Established in 1917 as Anderson Bible Training School, the school’s goal was to educate Church of God members for a life in ministerial and pastoral work. Soon after, Anderson Bible Training School worked to expand its programs, and in 1926, changed its name to Anderson College and Theological Seminary.
The Church of God was more open to a community of believers no matter their race, and Anderson College was no different. AC was known for including minorities in both the student body and faculty.
Amy Lopez, a Jamaican woman, taught at Anderson College three separate periods of time. Her final stint as a professor at AC was finished in 1950. In total, she worked at Anderson College for 14 years.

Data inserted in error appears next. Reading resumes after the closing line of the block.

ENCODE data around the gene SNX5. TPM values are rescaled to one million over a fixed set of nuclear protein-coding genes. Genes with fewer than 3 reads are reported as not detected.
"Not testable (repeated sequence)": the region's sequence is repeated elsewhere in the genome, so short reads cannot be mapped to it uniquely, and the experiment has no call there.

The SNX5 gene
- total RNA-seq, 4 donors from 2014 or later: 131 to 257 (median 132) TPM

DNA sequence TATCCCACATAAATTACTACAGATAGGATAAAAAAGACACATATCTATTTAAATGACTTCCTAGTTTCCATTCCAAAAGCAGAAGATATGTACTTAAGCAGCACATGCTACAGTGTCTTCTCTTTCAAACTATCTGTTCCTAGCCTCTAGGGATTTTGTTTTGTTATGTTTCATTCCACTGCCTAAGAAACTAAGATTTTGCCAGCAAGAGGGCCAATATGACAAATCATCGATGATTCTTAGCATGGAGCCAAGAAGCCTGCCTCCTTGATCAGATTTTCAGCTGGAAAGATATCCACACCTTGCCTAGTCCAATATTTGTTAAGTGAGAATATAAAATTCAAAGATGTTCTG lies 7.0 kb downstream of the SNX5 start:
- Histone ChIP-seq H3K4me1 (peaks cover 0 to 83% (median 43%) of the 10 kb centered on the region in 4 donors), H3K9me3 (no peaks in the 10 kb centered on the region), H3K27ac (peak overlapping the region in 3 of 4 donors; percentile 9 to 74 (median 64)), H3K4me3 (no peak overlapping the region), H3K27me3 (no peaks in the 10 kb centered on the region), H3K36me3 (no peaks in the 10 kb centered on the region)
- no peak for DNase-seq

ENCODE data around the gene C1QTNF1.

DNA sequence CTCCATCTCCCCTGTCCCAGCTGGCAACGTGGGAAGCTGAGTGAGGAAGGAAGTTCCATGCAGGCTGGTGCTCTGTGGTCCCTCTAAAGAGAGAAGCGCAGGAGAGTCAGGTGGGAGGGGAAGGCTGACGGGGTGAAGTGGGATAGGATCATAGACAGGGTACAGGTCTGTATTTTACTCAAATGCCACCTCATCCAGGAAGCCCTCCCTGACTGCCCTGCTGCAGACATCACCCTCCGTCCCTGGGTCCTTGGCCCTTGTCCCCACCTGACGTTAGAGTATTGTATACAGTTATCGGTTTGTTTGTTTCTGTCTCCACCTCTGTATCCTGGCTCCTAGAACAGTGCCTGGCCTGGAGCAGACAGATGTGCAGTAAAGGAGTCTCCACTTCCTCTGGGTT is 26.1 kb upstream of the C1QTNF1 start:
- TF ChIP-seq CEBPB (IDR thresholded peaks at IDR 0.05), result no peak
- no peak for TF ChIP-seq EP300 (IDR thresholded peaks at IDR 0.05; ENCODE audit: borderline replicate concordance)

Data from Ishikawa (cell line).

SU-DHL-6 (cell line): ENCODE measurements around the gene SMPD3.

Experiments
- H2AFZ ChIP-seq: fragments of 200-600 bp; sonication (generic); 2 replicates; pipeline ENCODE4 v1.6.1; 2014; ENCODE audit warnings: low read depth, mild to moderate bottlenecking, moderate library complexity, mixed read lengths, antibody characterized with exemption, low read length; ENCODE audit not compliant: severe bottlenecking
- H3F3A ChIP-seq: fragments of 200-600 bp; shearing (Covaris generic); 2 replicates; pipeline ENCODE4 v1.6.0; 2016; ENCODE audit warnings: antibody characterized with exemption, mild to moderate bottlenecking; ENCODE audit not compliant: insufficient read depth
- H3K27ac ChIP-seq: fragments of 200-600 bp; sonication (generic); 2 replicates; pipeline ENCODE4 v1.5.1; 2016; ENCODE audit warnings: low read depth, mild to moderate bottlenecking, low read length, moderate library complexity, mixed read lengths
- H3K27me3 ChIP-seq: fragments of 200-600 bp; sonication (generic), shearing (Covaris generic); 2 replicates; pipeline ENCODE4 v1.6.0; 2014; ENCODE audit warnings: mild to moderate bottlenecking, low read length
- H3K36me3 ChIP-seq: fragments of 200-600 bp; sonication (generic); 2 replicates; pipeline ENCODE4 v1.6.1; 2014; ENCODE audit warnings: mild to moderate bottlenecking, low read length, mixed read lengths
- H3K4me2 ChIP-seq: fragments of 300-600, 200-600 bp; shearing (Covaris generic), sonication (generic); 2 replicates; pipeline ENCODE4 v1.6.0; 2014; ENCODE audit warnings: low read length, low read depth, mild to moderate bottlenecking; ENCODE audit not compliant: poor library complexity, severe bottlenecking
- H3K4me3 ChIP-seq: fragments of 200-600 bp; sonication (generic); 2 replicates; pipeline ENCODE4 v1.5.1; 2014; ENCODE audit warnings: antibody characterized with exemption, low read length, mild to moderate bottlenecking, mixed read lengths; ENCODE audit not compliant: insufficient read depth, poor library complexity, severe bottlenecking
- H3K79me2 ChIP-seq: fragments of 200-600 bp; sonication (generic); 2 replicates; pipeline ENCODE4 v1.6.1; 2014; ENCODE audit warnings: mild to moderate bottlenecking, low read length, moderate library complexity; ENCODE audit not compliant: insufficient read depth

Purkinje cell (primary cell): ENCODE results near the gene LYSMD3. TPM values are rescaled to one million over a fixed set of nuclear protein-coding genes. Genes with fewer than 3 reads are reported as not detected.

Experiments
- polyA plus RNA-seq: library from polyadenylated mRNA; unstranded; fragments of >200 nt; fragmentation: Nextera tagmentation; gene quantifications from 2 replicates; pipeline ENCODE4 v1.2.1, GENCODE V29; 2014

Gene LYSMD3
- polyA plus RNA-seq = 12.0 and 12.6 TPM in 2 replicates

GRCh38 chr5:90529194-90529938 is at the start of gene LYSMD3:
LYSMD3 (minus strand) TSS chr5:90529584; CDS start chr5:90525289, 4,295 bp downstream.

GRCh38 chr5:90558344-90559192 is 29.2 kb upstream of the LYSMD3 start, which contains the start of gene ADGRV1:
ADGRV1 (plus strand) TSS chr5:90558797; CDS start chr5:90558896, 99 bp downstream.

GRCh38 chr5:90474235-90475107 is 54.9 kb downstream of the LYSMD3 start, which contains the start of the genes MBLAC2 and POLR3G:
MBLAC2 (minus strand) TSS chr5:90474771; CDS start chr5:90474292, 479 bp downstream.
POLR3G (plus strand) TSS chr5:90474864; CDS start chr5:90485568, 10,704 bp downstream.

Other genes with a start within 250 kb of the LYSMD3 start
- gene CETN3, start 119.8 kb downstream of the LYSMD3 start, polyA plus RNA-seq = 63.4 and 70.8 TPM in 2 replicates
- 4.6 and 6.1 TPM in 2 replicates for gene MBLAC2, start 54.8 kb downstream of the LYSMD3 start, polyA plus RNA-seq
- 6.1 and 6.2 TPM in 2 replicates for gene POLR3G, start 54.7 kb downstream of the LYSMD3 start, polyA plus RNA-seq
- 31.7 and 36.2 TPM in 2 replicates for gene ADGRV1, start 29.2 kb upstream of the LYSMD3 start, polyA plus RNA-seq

Sethard P. Dunn, a Black Church of God pastor, resided on the Anderson College Board of Trustees for more than 30 years. A men’s dormitory was dedicated in his honor in 1960. Male students still reside in Dunn Hall to this day.
AU was more inclusive than other colleges and universities, but that does not mean that life on campus was without difficulty for its minority students. Read on to learn about two events on campus in Anderson University’s history pertaining to race relations at the time.
“Ex-AC Educator Dies.” Anderson Herald. 14 October 1971. Amy Lopez Papers. AC 136, File 2. Anderson University and Church of God Archives, Nicholson Library, Anderson, IN.
Massey, James Earl. African Americans and the Church of God: Aspects of a Social History. Anderson: Anderson University Press, 2005.